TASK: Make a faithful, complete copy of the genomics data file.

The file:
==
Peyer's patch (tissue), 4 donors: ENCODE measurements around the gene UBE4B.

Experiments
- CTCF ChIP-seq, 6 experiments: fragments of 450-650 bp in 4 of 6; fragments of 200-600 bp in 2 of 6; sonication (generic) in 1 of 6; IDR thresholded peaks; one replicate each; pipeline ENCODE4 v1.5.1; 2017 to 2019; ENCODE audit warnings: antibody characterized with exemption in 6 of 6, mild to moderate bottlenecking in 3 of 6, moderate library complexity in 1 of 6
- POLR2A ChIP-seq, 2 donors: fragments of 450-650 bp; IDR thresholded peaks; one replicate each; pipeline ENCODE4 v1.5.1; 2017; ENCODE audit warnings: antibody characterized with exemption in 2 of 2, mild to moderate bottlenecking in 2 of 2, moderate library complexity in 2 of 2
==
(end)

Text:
Peyer's patch (tissue), 4 donors: ENCODE measurements around the gene UBE4B.

Experiments
- CTCF ChIP-seq, 6 experiments: fragments of 450-650 bp in 4 of 6; fragments of 200-600 bp in 2 of 6; sonication (generic) in 1 of 6; IDR thresholded peaks; one replicate each; pipeline ENCODE4 v1.5.1; 2017 to 2019; ENCODE audit warnings: antibody characterized with exemption in 6 of 6, mild to moderate bottlenecking in 3 of 6, moderate library complexity in 1 of 6
- POLR2A ChIP-seq, 2 donors: fragments of 450-650 bp; IDR thresholded peaks; one replicate each; pipeline ENCODE4 v1.5.1; 2017; ENCODE audit warnings: antibody characterized with exemption in 2 of 2, mild to moderate bottlenecking in 2 of 2, moderate library complexity in 2 of 2